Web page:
Participants and setting

The study was conducted at a large emergency university hospital in Sweden, where all occupational therapists at the clinic are expected to supervise students. At the time of the study, there were students from semesters 1, 2 (placements lasted 2 weeks/semester), 3 (3 days of placement), 4 (placement lasted 11 weeks), and 5 (placement lasted 5 weeks). Semester 6 students attended an interprofessional educational ward for two weeks and sometimes spent two additional weeks undertaking an advanced clinical elective. There were also students from other countries for different periods of time as well as two mentors who supported the supervisors and students. The mentors were occupational therapists who had long experience as clinicians and as supervisors for undergraduate students. There were two adjunct clinical lecturers who functioned as a link between the university and the university hospital. They were responsible for continuous education in clinical supervision and pedagogical support of the supervisors.

In occupational therapy in Sweden, it is a common practice for supervision to be set up as a one-to-one relationship between the supervisor and student. Sometimes, there are other constellations, such as two supervisors and one or two students. Occupational therapists work on a consultancy basis at the hospital and visit different wards. More complex professional activities within occupational therapy can consist of a personal care assessment at the ward with a patient who suffers from stroke and struggles with poor balance and diminished cognitive capacity. Occupational therapists sometimes work in interprofessional teams consisting of nurses, physiotherapists, assistant nurses, physicians, speech and language therapists, dieticians, among others. Some of them are partly or fully stationed at different outpatient clinics.

A purposeful maximum variation sampling strategy was used to obtain breadth in the data [29, 30]. Thus, all the occupational therapists with clinical supervisor experience at one hospital (n = 65) were invited to participate. Twelve occupational therapists, representing five out of six occupational therapy offices in the hospital, volunteered to participate in the study. The characteristics of the participants are presented in Table 1. The clinical work experience among the participants included patients of all ages, from children to the elderly, with variations in diagnosis and type of care, such as inpatient and outpatient clinics. Three-fourths of the participants had undergone supervision training.
Table 1

Participant characteristic (n = 12)

Gender

9 females

3 males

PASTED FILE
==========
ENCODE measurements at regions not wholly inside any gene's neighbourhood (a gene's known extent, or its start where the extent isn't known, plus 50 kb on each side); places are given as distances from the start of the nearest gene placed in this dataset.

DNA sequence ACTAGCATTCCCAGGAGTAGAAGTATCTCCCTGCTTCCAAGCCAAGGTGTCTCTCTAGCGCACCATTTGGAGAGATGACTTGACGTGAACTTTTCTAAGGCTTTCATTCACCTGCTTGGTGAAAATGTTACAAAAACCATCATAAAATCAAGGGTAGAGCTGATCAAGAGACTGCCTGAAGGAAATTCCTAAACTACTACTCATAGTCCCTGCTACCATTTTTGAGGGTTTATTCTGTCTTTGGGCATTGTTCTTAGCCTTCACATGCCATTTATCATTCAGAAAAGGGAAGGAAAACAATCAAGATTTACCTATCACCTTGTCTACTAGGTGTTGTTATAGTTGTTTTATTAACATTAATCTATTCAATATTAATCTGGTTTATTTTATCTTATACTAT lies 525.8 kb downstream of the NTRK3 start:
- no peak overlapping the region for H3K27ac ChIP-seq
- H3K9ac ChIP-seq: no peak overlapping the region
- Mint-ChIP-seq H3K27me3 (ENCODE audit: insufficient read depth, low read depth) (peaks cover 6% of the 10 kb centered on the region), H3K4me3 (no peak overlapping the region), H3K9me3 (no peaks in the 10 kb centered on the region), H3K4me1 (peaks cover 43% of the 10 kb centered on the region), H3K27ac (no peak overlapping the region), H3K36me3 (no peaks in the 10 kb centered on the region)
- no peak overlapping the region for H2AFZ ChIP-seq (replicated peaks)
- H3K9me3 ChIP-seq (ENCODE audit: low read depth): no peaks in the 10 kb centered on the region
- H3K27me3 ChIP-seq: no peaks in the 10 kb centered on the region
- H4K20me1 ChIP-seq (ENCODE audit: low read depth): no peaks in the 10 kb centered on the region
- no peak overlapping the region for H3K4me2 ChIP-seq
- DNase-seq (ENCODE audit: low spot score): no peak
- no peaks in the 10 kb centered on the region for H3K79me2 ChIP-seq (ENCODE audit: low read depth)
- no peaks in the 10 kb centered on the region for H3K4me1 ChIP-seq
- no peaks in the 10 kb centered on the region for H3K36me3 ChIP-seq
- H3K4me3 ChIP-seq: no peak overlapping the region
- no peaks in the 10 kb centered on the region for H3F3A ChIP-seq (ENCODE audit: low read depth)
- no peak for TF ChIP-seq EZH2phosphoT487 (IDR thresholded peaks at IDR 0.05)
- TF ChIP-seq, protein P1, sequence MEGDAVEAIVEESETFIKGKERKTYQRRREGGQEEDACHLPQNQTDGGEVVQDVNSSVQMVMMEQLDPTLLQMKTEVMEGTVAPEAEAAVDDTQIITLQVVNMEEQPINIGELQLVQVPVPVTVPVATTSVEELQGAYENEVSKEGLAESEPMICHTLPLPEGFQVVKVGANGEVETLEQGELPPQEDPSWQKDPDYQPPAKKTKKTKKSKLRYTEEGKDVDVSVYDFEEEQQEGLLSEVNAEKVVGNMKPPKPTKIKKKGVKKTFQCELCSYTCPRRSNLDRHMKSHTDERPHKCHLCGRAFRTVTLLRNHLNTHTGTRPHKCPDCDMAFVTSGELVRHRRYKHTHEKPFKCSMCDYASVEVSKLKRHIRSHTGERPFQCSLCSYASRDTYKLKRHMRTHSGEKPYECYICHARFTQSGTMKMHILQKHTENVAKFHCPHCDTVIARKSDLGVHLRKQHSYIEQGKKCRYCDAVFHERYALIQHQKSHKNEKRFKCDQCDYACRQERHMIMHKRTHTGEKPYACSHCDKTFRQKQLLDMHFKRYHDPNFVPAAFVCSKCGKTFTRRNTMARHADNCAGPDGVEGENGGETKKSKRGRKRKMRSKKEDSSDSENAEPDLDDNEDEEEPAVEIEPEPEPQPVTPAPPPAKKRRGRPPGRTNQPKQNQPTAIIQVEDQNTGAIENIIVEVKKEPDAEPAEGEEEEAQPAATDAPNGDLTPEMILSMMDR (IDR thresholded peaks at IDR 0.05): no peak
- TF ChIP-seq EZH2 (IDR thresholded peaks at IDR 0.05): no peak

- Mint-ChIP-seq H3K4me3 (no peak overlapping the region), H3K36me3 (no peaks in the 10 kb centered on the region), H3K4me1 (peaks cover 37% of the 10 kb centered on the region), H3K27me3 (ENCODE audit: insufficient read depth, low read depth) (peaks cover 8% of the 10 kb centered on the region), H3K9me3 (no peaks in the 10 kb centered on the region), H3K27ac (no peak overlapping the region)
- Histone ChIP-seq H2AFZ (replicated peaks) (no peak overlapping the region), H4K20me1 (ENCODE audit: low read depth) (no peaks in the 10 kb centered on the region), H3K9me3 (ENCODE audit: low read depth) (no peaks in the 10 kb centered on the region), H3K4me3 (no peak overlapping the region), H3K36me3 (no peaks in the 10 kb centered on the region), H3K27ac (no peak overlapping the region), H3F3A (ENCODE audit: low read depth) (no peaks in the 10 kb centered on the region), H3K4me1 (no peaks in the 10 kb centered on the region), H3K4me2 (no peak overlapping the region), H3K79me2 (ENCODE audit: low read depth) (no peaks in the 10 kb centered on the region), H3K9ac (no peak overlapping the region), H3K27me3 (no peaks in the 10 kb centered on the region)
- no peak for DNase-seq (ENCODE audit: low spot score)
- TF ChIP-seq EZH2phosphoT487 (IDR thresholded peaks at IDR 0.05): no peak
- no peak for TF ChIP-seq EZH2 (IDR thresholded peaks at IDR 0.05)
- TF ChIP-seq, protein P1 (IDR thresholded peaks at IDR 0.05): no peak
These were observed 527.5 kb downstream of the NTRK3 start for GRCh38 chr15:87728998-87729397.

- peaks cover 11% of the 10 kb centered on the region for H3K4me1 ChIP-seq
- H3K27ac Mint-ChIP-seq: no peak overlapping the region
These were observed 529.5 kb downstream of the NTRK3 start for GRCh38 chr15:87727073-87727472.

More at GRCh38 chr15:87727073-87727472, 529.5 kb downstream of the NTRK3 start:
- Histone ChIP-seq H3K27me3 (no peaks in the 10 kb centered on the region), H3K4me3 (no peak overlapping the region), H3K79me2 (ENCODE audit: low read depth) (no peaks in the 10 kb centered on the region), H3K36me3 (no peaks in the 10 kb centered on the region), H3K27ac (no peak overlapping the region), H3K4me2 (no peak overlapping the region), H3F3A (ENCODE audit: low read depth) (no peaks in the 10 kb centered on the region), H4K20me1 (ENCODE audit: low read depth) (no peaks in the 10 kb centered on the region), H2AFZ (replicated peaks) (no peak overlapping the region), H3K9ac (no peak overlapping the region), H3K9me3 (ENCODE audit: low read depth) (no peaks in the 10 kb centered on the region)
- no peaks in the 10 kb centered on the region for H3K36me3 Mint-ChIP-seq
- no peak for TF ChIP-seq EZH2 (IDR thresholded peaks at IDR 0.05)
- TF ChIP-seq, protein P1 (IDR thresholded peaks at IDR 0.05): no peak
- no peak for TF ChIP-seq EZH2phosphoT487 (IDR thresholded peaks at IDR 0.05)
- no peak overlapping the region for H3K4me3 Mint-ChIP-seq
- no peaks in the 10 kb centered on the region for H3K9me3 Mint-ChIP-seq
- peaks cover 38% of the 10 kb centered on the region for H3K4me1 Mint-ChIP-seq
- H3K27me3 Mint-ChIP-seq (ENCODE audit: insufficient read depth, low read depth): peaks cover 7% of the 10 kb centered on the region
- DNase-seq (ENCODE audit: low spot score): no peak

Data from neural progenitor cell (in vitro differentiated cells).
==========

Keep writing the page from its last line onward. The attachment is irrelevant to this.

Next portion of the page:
Range of clinical experience

6 months – 40 years (median 15 years)

Range of supervisor experience

3 months – 30 years (median 8.5 years)

Orientation of work

Neurology, Rheumatology, Orthopedics, Burn Injury, Gastroenterology, Pediatrics, Geriatrics, Memory Investigations, Neuropediatrics, Acquired Brain Damage, Clinical Educational Ward, Infectious Diseases and Inflammation, Emergency Unit

Supervisor training

9 of 12

Data collection

The use of semi-structured interviews is the most common method of collecting data in phenomenography and was the approach adopted in the present study. The first author (PL), who has had previous experience of conducting qualitative interviews, carried out the interviews. The interviews were conducted at a location of the respondents’ choosing and lasted between 28 and 56 min. The interviews were audio-recorded and subsequently transcribed verbatim, yielding more than 8 h of recorded material and resulting in 179 pages of textual data. After the first interview, the first and last authors read the transcript and made marginal modifications to the interview guide. This process was repeated after the second and third interviews. Appropriate follow-up questions in the interviews were facilitated by the fact that the interviewer was of the same professional background as the study participants and had several years of experience as a clinical supervisor.

Data analysis

Soon after the first interview, the data analysis began by means of keeping a diary of immediate thoughts about what the interviewee was “talking” about. During the process of transcribing the interviews, this diary was also used to collect immediate thoughts. The transcribed interviews were read and analyzed by the first (PL) and last (TS) authors, both separately and together. The analysis of the interview data followed the seven steps described by Dahlgren and Fallsberg [31], presented in Table 2.
Table 2

The seven steps of phenomenographic analysis

1. Familiarization

Reading through all interview transcripts in depth to get an impression of how the interview proceeded.

All data in the entire pool are given equal consideration.

2. Condensation

Identifying meaning units in the dialogue of each interview and marking or saving these for further scrutiny.

3. Comparison

Comparing each of the meaning units for similarities and differences.

4. Grouping

Allocating answers expressing similar ways of understanding the phenomenon to the same category.